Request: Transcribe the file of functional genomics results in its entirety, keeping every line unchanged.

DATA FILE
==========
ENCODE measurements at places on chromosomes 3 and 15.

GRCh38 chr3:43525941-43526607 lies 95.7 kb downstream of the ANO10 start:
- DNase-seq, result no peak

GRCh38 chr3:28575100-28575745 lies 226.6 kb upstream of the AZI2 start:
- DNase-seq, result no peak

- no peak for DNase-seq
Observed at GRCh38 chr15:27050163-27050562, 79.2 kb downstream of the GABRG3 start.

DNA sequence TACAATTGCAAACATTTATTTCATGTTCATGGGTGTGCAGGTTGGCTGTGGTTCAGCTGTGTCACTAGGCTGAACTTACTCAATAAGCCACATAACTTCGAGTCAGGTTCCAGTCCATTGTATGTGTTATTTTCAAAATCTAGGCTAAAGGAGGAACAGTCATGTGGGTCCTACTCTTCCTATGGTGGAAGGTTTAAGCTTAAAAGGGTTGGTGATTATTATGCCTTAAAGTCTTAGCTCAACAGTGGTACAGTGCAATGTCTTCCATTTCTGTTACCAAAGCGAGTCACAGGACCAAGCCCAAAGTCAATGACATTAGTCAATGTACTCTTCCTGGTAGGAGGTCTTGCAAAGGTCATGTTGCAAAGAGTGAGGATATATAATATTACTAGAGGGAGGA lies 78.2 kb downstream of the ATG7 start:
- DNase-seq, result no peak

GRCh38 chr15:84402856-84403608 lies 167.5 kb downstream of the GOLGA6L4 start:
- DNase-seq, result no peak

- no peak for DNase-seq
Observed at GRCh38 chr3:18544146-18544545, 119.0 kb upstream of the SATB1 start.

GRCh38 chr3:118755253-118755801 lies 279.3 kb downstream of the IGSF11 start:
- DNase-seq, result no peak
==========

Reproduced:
ENCODE measurements at places on chromosomes 3 and 15.

GRCh38 chr3:43525941-43526607 lies 95.7 kb downstream of the ANO10 start:
- DNase-seq, result no peak

GRCh38 chr3:28575100-28575745 lies 226.6 kb upstream of the AZI2 start:
- DNase-seq, result no peak

- no peak for DNase-seq
Observed at GRCh38 chr15:27050163-27050562, 79.2 kb downstream of the GABRG3 start.

DNA sequence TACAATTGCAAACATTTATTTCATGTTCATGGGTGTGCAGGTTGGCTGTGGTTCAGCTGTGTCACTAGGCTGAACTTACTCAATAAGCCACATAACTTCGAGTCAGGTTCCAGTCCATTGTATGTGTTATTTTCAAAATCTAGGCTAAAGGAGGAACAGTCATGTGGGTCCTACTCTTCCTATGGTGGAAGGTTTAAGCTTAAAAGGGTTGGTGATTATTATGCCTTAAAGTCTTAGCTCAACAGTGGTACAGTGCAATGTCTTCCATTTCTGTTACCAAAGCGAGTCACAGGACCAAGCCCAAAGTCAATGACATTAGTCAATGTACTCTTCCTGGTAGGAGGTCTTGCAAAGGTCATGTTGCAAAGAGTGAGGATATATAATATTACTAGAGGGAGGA lies 78.2 kb downstream of the ATG7 start:
- DNase-seq, result no peak

GRCh38 chr15:84402856-84403608 lies 167.5 kb downstream of the GOLGA6L4 start:
- DNase-seq, result no peak

- no peak for DNase-seq
Observed at GRCh38 chr3:18544146-18544545, 119.0 kb upstream of the SATB1 start.

GRCh38 chr3:118755253-118755801 lies 279.3 kb downstream of the IGSF11 start:
- DNase-seq, result no peak